March 10, 2014
1 min read

Computer-adaptive tests detected cognitive impairment in cirrhotic patients

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Novel computer-adaptive tests designed to measure cognitive impairment performed better than current methods in distinguishing patients with cirrhosis from those with pre-cirrhotic chronic liver disease and healthy controls in a recent study.

Researchers from the University of Washington and Veterans Affairs Puget Sound Health Care System assessed 75 patients, including those with cirrhosis but without overt hepatic encephalopathy (OHE; n=31; mean age, 61 years), pre-cirrhotic liver disease (n=28; mean age, 52 years) and controls without liver disease (n=16; mean age, 43 years), for early cognitive impairment. They used standard psychometric testing — number connection test-A (NCT-A) and Inhibitory Control Test (ICT) — and compared it with five computer-adaptive tests (CAT) from Lumosity (Lumos Labs). Each 2.5-minute test was administered on an iPad in 2010.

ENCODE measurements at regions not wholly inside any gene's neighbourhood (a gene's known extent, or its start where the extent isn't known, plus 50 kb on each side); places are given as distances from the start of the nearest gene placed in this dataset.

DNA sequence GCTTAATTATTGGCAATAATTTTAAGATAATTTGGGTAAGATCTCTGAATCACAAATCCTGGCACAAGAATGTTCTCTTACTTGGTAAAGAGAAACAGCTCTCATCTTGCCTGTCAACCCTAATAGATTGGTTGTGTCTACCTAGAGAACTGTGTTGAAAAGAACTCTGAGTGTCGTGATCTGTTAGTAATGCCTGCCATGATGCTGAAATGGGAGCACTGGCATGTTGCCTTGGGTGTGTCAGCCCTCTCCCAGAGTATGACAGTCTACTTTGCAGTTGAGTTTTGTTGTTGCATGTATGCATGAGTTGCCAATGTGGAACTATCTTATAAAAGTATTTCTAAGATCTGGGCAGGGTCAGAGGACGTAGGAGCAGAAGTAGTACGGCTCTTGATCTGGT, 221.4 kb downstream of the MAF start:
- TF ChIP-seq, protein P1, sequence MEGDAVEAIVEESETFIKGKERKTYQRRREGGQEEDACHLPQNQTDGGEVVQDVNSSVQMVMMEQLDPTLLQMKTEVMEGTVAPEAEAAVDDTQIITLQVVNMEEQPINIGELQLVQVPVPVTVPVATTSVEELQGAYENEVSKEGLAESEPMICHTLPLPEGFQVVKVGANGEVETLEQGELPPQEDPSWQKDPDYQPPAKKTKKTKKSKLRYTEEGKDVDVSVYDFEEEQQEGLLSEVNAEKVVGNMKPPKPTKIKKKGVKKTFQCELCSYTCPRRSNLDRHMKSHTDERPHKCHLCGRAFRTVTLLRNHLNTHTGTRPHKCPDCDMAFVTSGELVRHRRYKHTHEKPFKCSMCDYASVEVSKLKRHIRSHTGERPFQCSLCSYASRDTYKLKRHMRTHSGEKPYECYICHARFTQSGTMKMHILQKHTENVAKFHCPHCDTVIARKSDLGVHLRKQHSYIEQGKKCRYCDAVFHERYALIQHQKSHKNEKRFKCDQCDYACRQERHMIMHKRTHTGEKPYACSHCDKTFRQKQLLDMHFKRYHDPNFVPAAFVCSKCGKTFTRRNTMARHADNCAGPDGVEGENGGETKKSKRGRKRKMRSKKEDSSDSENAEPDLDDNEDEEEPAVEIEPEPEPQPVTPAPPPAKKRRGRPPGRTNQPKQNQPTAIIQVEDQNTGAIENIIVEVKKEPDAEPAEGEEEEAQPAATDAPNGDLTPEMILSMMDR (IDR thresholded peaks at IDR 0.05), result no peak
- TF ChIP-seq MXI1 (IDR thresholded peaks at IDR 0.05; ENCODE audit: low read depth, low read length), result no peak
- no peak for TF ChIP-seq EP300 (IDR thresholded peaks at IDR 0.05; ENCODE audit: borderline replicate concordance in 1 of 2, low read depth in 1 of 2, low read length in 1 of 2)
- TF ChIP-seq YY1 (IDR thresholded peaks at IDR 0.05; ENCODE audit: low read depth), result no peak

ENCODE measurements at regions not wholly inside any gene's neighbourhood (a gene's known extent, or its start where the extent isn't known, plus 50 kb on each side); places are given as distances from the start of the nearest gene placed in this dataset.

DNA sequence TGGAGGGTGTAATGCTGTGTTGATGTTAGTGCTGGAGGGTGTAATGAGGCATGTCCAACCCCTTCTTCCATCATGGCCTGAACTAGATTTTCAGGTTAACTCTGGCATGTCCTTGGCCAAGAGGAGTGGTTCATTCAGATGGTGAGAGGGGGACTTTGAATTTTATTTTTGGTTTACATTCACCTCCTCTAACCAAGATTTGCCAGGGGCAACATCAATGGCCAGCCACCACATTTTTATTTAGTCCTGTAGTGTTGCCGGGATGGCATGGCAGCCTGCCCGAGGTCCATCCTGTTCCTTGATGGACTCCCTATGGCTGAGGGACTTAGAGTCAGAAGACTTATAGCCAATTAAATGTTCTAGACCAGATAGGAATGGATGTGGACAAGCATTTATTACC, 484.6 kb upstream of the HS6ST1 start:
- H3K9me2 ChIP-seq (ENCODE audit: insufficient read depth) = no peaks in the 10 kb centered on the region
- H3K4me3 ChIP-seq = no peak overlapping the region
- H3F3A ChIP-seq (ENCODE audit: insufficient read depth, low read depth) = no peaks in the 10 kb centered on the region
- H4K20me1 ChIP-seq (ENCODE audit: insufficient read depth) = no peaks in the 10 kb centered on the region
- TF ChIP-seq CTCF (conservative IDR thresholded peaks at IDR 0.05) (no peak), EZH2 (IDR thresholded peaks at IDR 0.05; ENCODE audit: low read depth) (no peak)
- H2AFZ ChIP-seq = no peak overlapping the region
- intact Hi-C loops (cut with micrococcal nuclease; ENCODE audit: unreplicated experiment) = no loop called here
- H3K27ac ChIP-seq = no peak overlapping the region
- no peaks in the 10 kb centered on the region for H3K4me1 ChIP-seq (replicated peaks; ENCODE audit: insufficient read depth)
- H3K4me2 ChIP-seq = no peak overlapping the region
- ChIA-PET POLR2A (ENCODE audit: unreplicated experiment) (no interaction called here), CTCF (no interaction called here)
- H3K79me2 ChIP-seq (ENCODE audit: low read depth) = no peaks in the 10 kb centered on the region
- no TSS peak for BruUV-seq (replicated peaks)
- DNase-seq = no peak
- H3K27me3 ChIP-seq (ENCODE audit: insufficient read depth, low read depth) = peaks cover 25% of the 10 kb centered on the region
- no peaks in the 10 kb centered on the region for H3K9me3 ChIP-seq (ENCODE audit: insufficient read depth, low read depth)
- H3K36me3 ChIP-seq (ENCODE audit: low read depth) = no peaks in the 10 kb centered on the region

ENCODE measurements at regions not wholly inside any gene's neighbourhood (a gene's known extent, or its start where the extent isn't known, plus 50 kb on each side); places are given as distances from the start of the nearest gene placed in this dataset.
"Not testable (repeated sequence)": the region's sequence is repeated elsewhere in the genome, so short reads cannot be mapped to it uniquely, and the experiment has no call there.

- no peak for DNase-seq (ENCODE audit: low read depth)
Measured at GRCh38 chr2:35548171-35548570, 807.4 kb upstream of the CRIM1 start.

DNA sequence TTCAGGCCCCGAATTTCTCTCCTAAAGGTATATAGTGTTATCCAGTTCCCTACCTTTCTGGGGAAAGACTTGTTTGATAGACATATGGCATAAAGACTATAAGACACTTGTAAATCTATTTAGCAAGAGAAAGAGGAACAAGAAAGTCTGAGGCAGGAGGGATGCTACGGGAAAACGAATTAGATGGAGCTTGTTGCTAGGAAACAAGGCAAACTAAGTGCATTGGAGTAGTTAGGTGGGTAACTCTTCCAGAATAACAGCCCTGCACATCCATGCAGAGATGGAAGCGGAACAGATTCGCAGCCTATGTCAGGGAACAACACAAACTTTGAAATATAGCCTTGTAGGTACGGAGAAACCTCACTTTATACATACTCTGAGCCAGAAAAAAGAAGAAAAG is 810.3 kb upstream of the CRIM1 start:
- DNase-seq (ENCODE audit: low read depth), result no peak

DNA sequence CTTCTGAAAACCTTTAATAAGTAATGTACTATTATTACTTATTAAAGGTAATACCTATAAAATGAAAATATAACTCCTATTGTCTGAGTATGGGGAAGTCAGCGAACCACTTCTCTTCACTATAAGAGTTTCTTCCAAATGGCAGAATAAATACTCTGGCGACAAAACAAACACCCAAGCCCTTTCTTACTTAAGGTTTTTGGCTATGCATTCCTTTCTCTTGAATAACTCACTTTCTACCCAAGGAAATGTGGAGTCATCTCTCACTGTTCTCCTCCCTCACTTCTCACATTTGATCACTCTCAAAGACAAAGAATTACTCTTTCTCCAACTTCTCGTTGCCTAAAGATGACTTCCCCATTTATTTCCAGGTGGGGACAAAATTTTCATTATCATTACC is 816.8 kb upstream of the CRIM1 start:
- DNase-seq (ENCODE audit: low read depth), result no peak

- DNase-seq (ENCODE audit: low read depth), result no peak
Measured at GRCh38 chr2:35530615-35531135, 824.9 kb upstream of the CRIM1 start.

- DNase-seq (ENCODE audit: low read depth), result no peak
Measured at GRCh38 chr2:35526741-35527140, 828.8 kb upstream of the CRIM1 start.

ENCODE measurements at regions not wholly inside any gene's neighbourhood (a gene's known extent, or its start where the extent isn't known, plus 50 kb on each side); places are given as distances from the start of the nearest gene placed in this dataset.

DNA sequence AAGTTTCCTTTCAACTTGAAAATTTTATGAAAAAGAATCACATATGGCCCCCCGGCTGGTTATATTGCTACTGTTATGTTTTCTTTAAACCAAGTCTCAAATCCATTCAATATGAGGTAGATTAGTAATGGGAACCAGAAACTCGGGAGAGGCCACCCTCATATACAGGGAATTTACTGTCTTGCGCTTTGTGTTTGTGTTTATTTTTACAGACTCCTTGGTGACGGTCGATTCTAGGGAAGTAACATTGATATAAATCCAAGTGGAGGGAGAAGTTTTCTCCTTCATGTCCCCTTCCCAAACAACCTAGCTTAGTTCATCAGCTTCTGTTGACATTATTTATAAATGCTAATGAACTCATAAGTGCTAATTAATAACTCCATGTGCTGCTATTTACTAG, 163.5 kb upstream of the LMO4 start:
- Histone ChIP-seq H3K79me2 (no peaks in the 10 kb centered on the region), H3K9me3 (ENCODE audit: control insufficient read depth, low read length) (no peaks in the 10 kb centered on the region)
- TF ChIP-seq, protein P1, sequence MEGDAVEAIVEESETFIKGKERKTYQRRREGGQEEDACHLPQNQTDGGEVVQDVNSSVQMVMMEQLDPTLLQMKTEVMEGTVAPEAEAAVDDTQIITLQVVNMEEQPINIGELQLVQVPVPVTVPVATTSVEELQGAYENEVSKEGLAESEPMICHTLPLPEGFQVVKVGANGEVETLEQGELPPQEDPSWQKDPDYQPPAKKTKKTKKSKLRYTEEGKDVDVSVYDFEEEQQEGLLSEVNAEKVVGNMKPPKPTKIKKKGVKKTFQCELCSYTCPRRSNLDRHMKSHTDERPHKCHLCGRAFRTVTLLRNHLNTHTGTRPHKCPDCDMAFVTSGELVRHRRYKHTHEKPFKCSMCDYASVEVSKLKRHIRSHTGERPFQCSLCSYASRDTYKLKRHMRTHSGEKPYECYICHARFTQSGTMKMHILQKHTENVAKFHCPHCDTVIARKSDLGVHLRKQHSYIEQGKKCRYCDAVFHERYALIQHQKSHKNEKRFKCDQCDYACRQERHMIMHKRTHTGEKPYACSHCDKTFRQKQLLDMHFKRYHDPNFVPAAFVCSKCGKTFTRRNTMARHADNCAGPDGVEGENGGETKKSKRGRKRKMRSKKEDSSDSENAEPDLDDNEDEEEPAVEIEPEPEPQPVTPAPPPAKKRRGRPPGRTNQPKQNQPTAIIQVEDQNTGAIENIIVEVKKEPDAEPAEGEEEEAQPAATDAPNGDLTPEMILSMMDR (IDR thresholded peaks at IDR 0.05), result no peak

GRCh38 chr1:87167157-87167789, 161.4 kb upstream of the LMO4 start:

Scoring differences were minimal between patients with cirrhosis and those with pre-cirrhotic disease when measured by NCT or ICT. Both patient groups had worse scores than controls, but were not significant.

By comparison two of the five Lumosity “brain-training” tests — Color Match (P=.009) and Memory Matrix (P=.04) — yielded strong differences between patients with cirrhosis and those with pre-cirrhotic disease after adjustment for age and education. In unadjusted comparisons all Lumosity tests revealed significantly worse scores for patients with cirrhosis compared with the other groups.

In area under the curve used to differentiate cirrhosis from pre-cirrhotic liver disease, ICT measurement was 0.56 (95% CI, 0.41-0.72) and NCT-A was 0.58 (95% CI, 0.43-0.73), indicating no discrimination. Good discrimination was determined by Color Match (0.75; 95% CI, 0.63-0.87) and Memory Matrix (0.77; 95% CI, 0.64-0.9).

“Two of the five computerized ‘brain-training games’ that we evaluated can discriminate patients with cirrhosis without OHE from patients with pre-cirrhotic liver disease,” the researchers concluded. “We believe that these tests, which assess different cognitive domains, should be further evaluated and validated as tests of early neurocognitive impairment in cirrhosis, potentially as components of new batteries of CATs.”

Disclosure: The researchers report no relevant financial disclosures.